Welcome to Becomning Closer! 

Romans (Series 2)

Wages of Sin

Romans 6

Lesson audio

We now encounter a chapter which has caused some trouble to Christians over the years. This is largely because Paul is trying to draw a picture for the Romans – a word picture, an analogy of sorts. Like other analogies, it’s possible to draw conclusions that aren’t really implied. We shall see if we can sort it out.

Buried and Raised

Romans 6:1-4 NIV

What shall we say, then? Shall we go on sinning so that grace may increase? (2) By no means! We died to sin; how can we live in it any longer? (3) Or don't you know that all of us who were baptized into Christ Jesus were baptized into his death? (4) We were therefore buried with him through baptism into death in order that, just as Christ was raised from the dead through the glory of the Father, we too may live a new life.


The heart of antinomianism is the idea that the Christian is freed from the Law – or any kind of moral law. This ideal runs through church history, and its nature has provoked a great deal of argument. At this time, however, the issue was rather clear. The antinomians argued as follows:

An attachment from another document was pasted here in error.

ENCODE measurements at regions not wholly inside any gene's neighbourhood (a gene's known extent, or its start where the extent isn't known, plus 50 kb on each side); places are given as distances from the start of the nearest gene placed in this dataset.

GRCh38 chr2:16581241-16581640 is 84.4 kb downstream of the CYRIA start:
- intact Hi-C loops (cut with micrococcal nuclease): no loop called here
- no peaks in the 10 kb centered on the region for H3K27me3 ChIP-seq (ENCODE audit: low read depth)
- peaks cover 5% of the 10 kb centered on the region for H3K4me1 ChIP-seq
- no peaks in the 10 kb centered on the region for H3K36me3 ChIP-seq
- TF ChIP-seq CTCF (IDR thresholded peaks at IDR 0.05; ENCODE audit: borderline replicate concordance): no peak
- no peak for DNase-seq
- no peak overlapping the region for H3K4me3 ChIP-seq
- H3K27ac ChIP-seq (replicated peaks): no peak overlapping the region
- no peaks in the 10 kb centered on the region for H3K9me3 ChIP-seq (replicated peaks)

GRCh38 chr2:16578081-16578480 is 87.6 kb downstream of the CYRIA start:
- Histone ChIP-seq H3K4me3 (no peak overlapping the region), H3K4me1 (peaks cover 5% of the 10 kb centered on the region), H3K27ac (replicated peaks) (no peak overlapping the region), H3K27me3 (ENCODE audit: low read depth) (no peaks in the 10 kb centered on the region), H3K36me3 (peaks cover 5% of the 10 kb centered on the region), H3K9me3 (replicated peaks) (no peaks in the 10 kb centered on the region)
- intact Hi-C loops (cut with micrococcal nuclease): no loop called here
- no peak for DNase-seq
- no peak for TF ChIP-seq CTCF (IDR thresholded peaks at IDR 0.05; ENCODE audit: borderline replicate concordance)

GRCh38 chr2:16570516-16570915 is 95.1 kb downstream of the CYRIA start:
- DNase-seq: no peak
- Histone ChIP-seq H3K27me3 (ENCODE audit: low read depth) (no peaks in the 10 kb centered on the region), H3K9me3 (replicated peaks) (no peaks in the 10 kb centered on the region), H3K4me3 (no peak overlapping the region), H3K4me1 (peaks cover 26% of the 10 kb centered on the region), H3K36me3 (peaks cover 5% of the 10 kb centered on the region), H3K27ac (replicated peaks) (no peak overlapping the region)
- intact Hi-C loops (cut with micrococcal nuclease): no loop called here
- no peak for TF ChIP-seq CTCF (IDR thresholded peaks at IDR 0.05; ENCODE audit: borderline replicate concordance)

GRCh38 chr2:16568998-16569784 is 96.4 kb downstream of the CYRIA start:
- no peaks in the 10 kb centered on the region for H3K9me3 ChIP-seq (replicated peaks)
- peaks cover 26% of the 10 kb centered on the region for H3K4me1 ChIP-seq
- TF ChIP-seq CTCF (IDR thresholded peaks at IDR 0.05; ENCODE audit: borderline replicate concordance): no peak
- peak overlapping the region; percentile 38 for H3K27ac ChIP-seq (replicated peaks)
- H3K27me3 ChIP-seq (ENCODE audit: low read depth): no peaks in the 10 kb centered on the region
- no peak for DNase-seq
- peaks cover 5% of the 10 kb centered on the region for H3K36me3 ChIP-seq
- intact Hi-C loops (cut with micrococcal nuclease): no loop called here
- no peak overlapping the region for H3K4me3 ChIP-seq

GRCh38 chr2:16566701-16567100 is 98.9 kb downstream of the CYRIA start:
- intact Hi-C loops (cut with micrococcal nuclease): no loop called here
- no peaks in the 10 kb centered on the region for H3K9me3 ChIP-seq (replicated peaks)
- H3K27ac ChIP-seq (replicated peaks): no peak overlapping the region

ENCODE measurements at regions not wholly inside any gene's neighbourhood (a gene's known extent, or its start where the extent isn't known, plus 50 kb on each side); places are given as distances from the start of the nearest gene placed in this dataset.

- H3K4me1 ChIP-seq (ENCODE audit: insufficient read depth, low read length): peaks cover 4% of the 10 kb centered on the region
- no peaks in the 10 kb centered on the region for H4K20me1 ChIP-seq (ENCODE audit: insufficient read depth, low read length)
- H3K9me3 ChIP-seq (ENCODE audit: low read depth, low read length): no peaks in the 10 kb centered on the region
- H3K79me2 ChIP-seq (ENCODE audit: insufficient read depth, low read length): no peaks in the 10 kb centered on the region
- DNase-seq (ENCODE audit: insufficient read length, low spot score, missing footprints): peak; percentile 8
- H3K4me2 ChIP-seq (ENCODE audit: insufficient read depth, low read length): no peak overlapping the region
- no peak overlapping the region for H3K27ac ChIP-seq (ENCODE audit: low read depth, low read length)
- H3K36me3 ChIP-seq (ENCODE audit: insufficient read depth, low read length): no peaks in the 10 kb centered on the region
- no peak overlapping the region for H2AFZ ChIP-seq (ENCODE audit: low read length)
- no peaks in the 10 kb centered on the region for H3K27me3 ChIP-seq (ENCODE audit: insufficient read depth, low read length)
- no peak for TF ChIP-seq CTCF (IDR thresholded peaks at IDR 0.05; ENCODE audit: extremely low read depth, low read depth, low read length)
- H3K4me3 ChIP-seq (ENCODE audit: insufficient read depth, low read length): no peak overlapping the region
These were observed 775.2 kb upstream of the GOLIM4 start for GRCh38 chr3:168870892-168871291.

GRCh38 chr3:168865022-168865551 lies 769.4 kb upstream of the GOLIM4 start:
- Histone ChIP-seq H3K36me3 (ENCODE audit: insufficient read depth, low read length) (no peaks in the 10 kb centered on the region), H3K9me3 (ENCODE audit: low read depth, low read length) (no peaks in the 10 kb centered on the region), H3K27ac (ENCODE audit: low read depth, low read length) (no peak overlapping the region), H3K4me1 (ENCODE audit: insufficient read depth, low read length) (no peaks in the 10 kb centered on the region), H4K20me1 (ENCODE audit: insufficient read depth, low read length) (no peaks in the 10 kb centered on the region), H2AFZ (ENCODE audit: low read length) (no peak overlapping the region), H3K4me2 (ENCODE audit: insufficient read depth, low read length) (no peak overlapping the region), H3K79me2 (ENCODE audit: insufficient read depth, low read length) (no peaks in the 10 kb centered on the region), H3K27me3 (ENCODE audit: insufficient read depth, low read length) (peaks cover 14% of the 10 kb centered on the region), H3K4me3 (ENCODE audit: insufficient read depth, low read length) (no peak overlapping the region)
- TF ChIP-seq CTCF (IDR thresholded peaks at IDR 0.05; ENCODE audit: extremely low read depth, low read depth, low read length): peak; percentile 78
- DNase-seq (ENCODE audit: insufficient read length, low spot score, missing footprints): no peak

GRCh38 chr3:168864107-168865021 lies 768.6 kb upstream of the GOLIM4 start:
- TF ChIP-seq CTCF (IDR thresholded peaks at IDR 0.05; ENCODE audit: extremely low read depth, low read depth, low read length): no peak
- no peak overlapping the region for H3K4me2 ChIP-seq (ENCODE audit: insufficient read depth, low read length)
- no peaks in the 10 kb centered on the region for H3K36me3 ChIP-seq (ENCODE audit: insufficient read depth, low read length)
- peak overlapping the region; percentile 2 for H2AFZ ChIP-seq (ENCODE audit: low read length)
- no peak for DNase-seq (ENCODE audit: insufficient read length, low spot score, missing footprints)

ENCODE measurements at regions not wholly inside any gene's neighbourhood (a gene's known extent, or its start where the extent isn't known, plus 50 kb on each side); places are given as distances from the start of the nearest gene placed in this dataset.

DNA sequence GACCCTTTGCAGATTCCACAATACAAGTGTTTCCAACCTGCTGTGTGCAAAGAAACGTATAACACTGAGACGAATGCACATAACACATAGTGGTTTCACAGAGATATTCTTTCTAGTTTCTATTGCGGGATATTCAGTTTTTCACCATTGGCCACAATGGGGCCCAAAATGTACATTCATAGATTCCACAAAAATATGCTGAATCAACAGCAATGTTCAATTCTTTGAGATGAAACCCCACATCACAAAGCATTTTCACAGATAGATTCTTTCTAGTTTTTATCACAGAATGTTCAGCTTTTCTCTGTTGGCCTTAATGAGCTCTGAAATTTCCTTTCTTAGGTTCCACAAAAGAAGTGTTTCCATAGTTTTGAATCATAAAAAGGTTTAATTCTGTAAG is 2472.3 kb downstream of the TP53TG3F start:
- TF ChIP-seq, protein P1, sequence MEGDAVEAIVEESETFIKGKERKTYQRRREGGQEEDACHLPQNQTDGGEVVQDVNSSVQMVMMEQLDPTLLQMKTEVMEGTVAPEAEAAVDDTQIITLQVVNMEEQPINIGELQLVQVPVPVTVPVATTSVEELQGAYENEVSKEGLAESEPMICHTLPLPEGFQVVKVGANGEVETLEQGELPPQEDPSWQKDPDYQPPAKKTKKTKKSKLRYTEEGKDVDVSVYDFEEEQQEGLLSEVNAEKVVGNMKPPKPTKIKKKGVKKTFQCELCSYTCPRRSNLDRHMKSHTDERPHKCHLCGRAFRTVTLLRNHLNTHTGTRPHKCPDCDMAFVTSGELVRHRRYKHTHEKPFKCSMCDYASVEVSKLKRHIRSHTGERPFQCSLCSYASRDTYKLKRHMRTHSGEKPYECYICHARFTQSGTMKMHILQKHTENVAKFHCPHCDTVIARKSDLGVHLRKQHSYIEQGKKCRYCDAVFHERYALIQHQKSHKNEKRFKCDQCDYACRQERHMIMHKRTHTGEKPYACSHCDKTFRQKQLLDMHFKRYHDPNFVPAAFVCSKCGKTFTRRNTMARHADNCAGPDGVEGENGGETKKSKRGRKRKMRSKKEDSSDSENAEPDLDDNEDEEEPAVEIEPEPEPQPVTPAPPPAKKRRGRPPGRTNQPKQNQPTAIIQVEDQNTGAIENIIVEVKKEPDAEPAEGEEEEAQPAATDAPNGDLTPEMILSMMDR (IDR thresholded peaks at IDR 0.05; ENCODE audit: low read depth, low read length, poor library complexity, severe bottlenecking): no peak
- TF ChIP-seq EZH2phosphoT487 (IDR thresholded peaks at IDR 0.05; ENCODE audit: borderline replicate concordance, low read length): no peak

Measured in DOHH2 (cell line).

• I sin – which is then covered by grace. Therefore, the more I sin, the more God’s grace increases.
  • More grace is a good thing.
  • Therefore, we should sin more.

This was sometimes restricted to sins of the flesh and the world, as these are temporal sins as opposed to pride, a spiritual sin. Paul dismisses the argument in “By no means!” It’s clear to him that to state this argument is to prove its fallacy.[1] The appeal, however, is not gone. Throughout Christian history this idea has arisen many times, usually in a more complicated formulation. Watch for it.


We must take a detour to understand Paul’s argument. Let’s take this in three steps:

  1. Symbolic communication. When human beings want to say things of ultimate importance, they turn to symbols. A wedding ring is not just so much jewelry; a flag is not just so much colored cloth. There is a difference between what a thing is, and what it is made of. Hence symbols have meaning.